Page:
• jamievicary says:

        OK, let’s use ‘sneezing’ and ‘getting bitten by a mosquito’ as the examples. Suppose they both have a rate constant of 1 per minute, meaning that if one person is left alone in a room by themselves, they will sneeze on average once per minute; and that if a person is left alone in a room with a mosquito, they will get bitten on average once per minute.

        Let’s think: why will the mosquito only bite the person once per minute? It must be that the mosquito is buzzing around the room and only encounters the person once per minute, at which point a bite is instantly made, and the mosquito then flies off trying to find another person to bite.

        If we have 100 people and 1 mosquito in the room, then the master equation predicts 100 sneezes per minute, and 100 bites per minute. That agrees with the intuition just outlined above.

        The problem I had with this is that I thought the master equation assumed that the constituents were ‘well-mixed’ — as if being stirred infinitely fast with an big spoon — ensuring that any subset of molecules would in fact come into contact arbitrarily soon, at least for a small length of time. Coupled with the intuition above, this would mean that even with 1 person and 1 mosquito in the room, there would be an infinite number of bites per minute, unless the bites themselves took some finite amount of time, which was the alternative basis for the rate constants that I was considering.

        But I have now spent some time reading Gillespie’s “A rigorous derivation of the chemical master equation”, and I see that this isn’t quite right: rather, we should assume that the molecules move around as if they are particles of an ideal gas at some temperature T. The well-mixed assumption just means that the system is kept homogeneous over time. And if we change the temperature of the system, the rate constants would change as well.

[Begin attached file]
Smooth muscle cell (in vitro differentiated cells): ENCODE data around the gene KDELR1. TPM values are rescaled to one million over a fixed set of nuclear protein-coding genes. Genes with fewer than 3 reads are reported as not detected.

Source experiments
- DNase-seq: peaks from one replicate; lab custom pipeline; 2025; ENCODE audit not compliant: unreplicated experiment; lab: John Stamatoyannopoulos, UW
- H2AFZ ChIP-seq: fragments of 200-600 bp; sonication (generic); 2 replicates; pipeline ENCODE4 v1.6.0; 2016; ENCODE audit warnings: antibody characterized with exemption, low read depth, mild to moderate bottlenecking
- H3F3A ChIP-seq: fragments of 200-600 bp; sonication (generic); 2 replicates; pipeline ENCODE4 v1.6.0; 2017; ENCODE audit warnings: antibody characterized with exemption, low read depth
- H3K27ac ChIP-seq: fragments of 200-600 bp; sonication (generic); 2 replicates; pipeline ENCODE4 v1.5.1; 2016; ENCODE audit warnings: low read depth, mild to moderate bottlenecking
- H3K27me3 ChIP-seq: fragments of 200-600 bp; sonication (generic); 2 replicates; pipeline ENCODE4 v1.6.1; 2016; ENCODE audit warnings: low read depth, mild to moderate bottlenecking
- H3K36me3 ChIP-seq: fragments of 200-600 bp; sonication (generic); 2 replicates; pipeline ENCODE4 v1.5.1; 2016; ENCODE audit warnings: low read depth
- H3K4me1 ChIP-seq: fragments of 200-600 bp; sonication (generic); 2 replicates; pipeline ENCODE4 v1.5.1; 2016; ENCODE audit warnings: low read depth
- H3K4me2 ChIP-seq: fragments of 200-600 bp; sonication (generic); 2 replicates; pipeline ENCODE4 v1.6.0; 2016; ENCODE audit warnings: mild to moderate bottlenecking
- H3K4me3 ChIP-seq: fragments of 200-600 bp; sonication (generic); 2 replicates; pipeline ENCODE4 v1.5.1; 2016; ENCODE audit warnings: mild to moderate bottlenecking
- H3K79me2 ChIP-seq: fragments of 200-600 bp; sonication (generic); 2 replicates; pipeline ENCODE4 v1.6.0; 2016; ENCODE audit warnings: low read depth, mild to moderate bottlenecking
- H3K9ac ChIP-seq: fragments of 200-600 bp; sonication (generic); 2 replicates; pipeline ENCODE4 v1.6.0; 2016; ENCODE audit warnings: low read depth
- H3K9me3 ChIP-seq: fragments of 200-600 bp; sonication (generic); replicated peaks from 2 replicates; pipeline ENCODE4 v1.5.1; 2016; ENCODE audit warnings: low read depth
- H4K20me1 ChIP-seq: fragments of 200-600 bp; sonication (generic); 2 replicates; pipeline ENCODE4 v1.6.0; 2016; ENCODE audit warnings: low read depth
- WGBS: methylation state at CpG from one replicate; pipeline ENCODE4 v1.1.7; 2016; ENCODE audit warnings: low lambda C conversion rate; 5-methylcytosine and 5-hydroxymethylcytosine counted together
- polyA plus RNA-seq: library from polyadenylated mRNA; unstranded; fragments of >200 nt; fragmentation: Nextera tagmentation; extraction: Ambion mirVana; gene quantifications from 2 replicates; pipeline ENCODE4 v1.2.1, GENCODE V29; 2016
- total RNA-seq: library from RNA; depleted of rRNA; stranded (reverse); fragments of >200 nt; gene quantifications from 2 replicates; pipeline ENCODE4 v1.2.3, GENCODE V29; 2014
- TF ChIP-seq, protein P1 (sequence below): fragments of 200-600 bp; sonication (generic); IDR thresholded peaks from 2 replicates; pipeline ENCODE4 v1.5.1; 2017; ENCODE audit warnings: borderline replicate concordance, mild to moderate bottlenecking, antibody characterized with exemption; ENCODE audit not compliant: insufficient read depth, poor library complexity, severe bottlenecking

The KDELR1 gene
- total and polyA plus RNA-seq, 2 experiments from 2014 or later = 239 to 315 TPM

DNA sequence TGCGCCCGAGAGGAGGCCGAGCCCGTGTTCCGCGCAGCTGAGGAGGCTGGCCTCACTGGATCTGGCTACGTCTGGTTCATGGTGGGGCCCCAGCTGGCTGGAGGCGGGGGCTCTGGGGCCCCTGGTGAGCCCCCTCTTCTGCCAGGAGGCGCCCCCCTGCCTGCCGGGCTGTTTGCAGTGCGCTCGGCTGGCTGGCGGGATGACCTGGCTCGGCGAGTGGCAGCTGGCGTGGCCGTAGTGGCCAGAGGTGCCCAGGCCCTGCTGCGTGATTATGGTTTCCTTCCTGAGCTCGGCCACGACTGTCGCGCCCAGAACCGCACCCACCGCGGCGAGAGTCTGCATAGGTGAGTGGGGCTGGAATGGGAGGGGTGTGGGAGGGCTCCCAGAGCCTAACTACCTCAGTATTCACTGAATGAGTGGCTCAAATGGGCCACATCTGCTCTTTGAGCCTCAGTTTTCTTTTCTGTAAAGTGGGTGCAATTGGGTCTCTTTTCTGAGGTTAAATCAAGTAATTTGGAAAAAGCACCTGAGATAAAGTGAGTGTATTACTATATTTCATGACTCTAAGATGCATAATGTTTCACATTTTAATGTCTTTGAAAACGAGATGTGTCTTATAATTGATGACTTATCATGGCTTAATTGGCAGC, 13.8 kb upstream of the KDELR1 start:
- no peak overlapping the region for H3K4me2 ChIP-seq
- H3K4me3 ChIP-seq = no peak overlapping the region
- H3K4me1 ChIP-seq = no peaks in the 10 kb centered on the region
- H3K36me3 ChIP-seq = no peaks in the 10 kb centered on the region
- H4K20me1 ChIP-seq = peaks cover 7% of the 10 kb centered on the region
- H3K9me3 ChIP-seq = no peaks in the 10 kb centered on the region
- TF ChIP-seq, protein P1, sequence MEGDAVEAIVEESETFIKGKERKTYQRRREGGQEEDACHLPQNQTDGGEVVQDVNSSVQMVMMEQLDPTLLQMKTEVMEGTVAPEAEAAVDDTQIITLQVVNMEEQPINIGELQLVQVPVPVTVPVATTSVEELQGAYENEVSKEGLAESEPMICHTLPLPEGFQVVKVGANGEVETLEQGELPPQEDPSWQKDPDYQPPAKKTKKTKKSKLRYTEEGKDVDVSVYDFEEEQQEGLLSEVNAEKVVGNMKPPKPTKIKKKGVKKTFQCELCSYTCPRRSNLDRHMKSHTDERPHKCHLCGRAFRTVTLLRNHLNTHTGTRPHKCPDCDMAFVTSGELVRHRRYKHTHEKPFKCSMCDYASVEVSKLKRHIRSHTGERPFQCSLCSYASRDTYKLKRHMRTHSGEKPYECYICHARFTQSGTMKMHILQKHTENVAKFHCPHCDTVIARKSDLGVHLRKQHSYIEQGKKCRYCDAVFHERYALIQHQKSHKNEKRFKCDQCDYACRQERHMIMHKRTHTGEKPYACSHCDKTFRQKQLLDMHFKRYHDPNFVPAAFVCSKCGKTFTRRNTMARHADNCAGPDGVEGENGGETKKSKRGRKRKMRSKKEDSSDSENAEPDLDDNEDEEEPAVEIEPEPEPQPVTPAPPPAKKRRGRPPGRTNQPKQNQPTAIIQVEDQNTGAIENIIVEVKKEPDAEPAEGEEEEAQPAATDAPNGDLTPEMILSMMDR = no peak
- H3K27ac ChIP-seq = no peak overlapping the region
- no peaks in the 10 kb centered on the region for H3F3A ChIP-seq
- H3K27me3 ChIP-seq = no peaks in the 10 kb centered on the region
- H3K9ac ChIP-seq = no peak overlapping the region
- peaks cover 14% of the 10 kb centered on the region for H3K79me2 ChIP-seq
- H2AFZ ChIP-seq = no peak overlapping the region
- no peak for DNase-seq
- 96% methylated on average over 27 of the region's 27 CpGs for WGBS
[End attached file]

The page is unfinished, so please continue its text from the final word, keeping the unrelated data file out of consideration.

• John Baez says:

        Jamie wrote:

        Let’s think: why will the mosquito only bite the person once per minute? It must be that the mosquito is buzzing around the room and only encounters the person once per minute, at which point a bite is instantly made…

        That’s one possibility. Another possibility is that it encounters the person more often, but only bites some fraction of the time. In chemical reactions I believe the analogous thing can happen: the reaction isn’t guarantee to happen every time the molecules get close enough.

  16. nad says:

    Actually, there’s an even simpler and conceptually clearer, but less efficient, algorithm in which you increment the time by a very small amount Δ in each step.

    Are you having stocks and flow in mind?

    It’s good to think about numerically simulating a stochastic Petri net or (equivalently) chemical reaction network using the ‘Gillespie algorithm’.

    Are there works which show how the first algorithm (i.e. something like stocks and flow modulo adjustments via taking logarithms and normalizations) and/or (?) the Gillespie algorithm converge in the continuous time limit to the Master equation, at least for examples? By my experience with nonlinear systems especially for longer time spans the quality of convergence may depend quite extremely on the concrete realizations of the flow dependencies.

  17. John Baez says:

    Nad wrote:

    Are you having stocks and flow in mind?

    Sort of, but not exactly. The Gillespie algorithm, and the simpler one I described, are random algorithms: they are not deterministic. They are not trying to numerically solve the master equation that describes the change of probabilities with time, they are trying to simulate a specific randomly chosen history of a stochastic process.

    A while back you asked what someone meant by ‘a realization’ of a Markov process. What I’m calling ‘a specific randomly chosen history’ is the same thing as a ‘realization’. In the Feynman path integral approach to quantum mechanics it would be called a ‘path’ or a ‘history’, but here we are using the same idea for a stochastic process, not a quantum system. We’re trying to randomly pick one of the possible histories of the world, with the correct probability. It’s an example of a Monte Carlo method.

    Someone should prove some theorems about how well these algorithms work, and maybe someone has, but I don’t know those theorems.